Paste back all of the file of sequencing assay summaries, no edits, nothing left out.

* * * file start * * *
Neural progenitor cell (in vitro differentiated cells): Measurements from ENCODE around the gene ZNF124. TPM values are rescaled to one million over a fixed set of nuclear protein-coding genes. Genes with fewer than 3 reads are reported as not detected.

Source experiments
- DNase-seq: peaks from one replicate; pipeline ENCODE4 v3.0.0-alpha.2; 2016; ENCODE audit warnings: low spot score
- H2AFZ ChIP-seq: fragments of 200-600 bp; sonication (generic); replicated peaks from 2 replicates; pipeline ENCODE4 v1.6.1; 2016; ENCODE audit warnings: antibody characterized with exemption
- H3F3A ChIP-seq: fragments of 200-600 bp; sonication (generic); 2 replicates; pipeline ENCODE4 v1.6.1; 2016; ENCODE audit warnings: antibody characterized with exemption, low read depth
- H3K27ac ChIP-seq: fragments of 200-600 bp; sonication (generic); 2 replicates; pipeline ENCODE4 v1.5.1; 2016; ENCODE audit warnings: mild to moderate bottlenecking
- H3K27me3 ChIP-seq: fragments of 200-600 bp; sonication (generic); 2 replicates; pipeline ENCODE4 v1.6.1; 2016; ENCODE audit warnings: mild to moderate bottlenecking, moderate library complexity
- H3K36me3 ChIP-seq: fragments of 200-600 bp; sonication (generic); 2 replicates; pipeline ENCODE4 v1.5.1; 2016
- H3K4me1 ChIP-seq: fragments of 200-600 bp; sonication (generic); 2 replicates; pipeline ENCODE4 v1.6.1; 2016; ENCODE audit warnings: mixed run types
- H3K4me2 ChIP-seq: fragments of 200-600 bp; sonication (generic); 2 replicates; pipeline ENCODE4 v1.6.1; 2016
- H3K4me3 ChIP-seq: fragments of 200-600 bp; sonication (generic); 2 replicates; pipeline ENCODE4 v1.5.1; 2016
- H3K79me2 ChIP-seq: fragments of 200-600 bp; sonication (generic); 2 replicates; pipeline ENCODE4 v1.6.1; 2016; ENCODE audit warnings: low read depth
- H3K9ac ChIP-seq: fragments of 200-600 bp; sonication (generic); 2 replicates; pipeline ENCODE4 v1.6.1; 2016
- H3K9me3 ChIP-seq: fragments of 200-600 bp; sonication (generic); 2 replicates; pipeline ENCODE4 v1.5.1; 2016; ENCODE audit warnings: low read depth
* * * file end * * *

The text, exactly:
Neural progenitor cell (in vitro differentiated cells): Measurements from ENCODE around the gene ZNF124. TPM values are rescaled to one million over a fixed set of nuclear protein-coding genes. Genes with fewer than 3 reads are reported as not detected.

Source experiments
- DNase-seq: peaks from one replicate; pipeline ENCODE4 v3.0.0-alpha.2; 2016; ENCODE audit warnings: low spot score
- H2AFZ ChIP-seq: fragments of 200-600 bp; sonication (generic); replicated peaks from 2 replicates; pipeline ENCODE4 v1.6.1; 2016; ENCODE audit warnings: antibody characterized with exemption
- H3F3A ChIP-seq: fragments of 200-600 bp; sonication (generic); 2 replicates; pipeline ENCODE4 v1.6.1; 2016; ENCODE audit warnings: antibody characterized with exemption, low read depth
- H3K27ac ChIP-seq: fragments of 200-600 bp; sonication (generic); 2 replicates; pipeline ENCODE4 v1.5.1; 2016; ENCODE audit warnings: mild to moderate bottlenecking
- H3K27me3 ChIP-seq: fragments of 200-600 bp; sonication (generic); 2 replicates; pipeline ENCODE4 v1.6.1; 2016; ENCODE audit warnings: mild to moderate bottlenecking, moderate library complexity
- H3K36me3 ChIP-seq: fragments of 200-600 bp; sonication (generic); 2 replicates; pipeline ENCODE4 v1.5.1; 2016
- H3K4me1 ChIP-seq: fragments of 200-600 bp; sonication (generic); 2 replicates; pipeline ENCODE4 v1.6.1; 2016; ENCODE audit warnings: mixed run types
- H3K4me2 ChIP-seq: fragments of 200-600 bp; sonication (generic); 2 replicates; pipeline ENCODE4 v1.6.1; 2016
- H3K4me3 ChIP-seq: fragments of 200-600 bp; sonication (generic); 2 replicates; pipeline ENCODE4 v1.5.1; 2016
- H3K79me2 ChIP-seq: fragments of 200-600 bp; sonication (generic); 2 replicates; pipeline ENCODE4 v1.6.1; 2016; ENCODE audit warnings: low read depth
- H3K9ac ChIP-seq: fragments of 200-600 bp; sonication (generic); 2 replicates; pipeline ENCODE4 v1.6.1; 2016
- H3K9me3 ChIP-seq: fragments of 200-600 bp; sonication (generic); 2 replicates; pipeline ENCODE4 v1.5.1; 2016; ENCODE audit warnings: low read depth